An employee may be exposed to work-related noise eight hours a day, 40 hours a week, for a 40-year career. Hearing loss caused by prolonged exposure to hazardous noise occurs gradually, over time, and a worker may not detect it until it is too late.
Although we cannot go back in time and undo the damage, we can take action that makes a difference right now. Hearing loss that is caused by prolonged exposure to hazardous noise (noise-induced hearing loss, or NIHL) is 100 percent preventable.
Dangerous levelsEven a small amount of hearing damage can have a dramatic effect on a person's ability to discern sounds. Recognizing dangerous levels of noise is the first step towards hearing safety. But what are considered dangerous levels of noise?
According to the World Health Organization, the prolonged exposure to noise of 85 decibels for eight consecutive hours or more can lead to a hearing loss. Additionally, being exposed to a louder noise but for a shorter period of time can also be damaging. Many operations such as grinding, stamping and other tasks that require heavy machinery are all above the permissible exposure level.
Certain types of sound that are the same decibel level may have different effects on our hearing. For example, a grinder and stamping machine have similar decibel levels. But the grinder is a greater hazard to hearing because of an aspect of sound known as frequency. Higher frequency sounds are of the most concern because they cause the most damage to the nerve endings inside the cochlea.
Program in placeOSHA regulation 1910.95 is considered the general standard for hearing conservation and protection in the United States. The standard requires workplaces to have a hearing conservation program in place, including personal protective equipment (PPE) designed for hearing protection. Elements of a program include:
Audiometric evaluation - Workers, as part of their job, may be required to have an audiometric evaluation. The purpose of this test is to check responses to tones of various frequencies in both ears. A worker's initial audiometric test is called the baseline. Future tests, when compared to the baseline, will determine if hearing loss is occurring or being prevented. If a shift of an average of 10 decibels or more occurs in an individual's hearing at 2,000, 3,000, or 4,000 Hertz, further testing may be required to determine if the results are temporary or permanent.
Engineering Controls - The first line of defense in a hearing conservation program, engineering controls reduce the noise levels of machinery in a number of ways. Mufflers on heavy machinery, moving noisy machinery to an area of the plant away from employees, equipment enclosures, or the use of sound-absorbing material can all reduce the effects of high levels of noise. If engineering controls are not feasible or applicable, the use of personal hearing protection such as earplugs or earmuffs is required to reduce noise levels.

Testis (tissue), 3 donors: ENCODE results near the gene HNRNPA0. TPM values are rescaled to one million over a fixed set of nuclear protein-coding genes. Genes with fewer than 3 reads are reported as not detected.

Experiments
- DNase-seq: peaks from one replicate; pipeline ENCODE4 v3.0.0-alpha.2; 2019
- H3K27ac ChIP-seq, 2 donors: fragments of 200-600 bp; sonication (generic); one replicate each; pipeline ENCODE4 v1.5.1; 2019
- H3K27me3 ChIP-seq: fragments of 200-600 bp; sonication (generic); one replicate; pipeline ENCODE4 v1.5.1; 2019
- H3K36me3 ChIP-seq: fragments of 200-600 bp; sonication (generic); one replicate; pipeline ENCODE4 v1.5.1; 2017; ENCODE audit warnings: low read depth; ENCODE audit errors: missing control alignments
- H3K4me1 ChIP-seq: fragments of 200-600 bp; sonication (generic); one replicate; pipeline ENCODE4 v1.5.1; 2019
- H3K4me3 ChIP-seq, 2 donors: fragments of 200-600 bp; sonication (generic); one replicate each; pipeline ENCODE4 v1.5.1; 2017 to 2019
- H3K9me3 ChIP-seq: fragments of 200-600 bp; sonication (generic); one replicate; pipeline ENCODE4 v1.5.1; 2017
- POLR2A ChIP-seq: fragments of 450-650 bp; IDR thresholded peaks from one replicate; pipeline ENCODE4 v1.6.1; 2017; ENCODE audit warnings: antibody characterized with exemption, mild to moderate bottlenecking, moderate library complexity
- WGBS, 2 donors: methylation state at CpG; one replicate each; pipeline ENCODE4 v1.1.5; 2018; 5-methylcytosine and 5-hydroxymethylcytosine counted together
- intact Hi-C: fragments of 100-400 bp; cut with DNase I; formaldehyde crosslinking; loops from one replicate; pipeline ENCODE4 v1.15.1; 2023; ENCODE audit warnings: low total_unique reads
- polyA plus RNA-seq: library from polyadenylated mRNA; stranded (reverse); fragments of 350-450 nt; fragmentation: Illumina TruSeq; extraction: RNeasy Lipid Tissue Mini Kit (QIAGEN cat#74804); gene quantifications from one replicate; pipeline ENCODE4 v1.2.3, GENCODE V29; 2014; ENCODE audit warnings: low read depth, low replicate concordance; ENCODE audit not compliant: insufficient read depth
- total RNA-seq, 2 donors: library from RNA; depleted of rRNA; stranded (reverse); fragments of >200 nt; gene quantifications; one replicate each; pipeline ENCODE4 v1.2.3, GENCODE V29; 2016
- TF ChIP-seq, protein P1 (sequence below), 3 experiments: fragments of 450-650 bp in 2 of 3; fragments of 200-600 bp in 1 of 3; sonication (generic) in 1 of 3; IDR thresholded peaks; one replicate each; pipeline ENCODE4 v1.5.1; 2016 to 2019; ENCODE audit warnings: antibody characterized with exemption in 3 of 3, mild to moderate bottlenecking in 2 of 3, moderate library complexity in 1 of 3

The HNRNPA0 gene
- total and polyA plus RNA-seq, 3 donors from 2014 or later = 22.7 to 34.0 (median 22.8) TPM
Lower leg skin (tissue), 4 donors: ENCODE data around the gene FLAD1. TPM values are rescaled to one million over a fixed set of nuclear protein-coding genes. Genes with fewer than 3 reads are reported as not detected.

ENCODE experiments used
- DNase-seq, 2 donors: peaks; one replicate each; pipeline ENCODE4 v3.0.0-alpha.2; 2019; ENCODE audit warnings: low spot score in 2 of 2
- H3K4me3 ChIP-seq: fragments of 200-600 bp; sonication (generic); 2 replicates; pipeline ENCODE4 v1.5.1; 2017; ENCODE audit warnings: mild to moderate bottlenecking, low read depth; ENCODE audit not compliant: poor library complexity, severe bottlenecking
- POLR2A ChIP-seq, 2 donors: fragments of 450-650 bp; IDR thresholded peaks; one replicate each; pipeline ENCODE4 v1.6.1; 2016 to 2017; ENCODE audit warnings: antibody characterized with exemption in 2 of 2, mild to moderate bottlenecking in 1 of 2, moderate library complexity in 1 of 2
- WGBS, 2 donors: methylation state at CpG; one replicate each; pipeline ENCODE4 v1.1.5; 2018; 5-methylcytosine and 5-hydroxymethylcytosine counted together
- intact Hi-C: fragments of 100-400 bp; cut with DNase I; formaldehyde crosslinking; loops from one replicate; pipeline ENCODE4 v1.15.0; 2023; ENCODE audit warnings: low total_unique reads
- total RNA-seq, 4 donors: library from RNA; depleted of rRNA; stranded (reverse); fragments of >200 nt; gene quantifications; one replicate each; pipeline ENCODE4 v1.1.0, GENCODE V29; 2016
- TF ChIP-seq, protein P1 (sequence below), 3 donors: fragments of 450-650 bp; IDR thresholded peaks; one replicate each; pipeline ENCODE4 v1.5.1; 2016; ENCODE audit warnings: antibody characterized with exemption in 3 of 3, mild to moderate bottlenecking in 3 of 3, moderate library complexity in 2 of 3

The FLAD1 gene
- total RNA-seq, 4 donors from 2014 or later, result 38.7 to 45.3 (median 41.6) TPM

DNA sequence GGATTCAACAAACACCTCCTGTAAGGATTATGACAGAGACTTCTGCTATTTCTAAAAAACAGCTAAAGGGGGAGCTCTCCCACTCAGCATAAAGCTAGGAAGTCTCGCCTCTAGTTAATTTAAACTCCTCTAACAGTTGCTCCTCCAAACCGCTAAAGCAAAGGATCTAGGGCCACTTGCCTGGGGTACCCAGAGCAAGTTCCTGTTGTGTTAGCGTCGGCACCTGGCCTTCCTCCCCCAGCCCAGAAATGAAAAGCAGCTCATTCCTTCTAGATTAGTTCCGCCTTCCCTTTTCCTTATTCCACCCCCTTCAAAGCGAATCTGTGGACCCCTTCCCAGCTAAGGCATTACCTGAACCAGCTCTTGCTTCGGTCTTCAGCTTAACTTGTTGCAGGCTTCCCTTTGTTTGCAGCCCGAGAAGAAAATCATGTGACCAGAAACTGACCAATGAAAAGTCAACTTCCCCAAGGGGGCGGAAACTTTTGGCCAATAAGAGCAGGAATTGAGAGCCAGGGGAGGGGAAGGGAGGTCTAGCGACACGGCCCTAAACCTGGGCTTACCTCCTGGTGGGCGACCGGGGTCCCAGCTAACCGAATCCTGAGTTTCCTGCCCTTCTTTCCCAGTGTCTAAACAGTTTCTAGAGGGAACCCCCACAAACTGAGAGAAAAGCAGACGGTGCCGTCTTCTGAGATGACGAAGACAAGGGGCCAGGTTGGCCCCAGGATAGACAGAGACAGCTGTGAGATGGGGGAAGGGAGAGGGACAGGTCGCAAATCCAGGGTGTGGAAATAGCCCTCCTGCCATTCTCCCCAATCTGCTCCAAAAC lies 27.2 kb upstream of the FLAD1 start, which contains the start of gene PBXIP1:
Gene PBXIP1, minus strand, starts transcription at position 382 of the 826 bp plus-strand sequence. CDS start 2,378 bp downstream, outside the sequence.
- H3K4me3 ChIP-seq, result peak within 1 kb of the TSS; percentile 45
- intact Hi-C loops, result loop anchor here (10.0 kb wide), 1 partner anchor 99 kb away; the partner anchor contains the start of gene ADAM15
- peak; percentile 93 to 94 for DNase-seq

PPE - As a rule of thumb, a work environment where you have to raise your voice to be heard by someone less than two feet away requires the use of hearing protection. Hearing protection comes primarily in two forms: earplugs and earmuffs.
Earplugs are typically made of foam or premolded plastic. They work by forming a seal inside the ear canal to prevent high levels of noise from reaching the cochlea. All earplugs are given a noise reduction rating (NRR) by the manufacturer. Make sure the plugs you use effectively reduce the decibels to the permissible exposure level.
Unlike plugs, earmuffs cover the entire ear. Because the seal of the earmuff is around the outside of the ear, anything that comes between the ear and the muff can reduce its effectiveness. Safety glasses, long hair and certain hats can all cause an improper seal.
When using personal hearing protection, workers should understand that there will be a period of adjustment. Often your own voice seems amplified when using plugs or muffs. While this may seem annoying at first, remember that earplugs are much easier to get used to than hearing aids.
Lasting benefitsWhen a proper hearing conservation program is followed, studies indicate that employees generally feel better, have more energy and a more positive attitude. We can't turn back the clock when it comes to our ability to hear. But we can protect our hearing now through the choices we make. Protect your hearing - the benefits will last a lifetime.
SIDEBAR: How the ear hearsTo fully understand the effect excessive noise can have on our hearing, it is important to first know how the ear works.
When a sound is generated, vibrations or sound waves are sent speeding through the air. These sound waves are then funneled into the auditory canal where they reach the eardrum. The waves cause the eardrum to vibrate, which in turn moves three tiny bones known as the hammer, anvil and stirrup. The stirrup passes the vibrations into a coiled tube called the cochlea. The fluid-filled cochlea contains thousands of hair-like nerve endings. When the fluid in the cochlea vibrates, the nerve endings change the vibrations into messages sent to the brain.
When unprotected ears are exposed to hazardous levels of noise, the nerve endings inside the cochlea become temporarily damaged, which may result in a condition known as tinnitus. Tinnitus is an annoying condition with symptoms ranging from a constant whistling or ringing inside your ears to temporary hearing loss. The condition can be severe and debilitating; even sleep can become difficult.
The extent of hearing loss damage depends on the intensity and duration of the noise. If hazardous exposure continues, eventually the nerve endings will not be able to recover. This type of impairment to the inner ear is known as sensory neural hearing loss, and is permanent.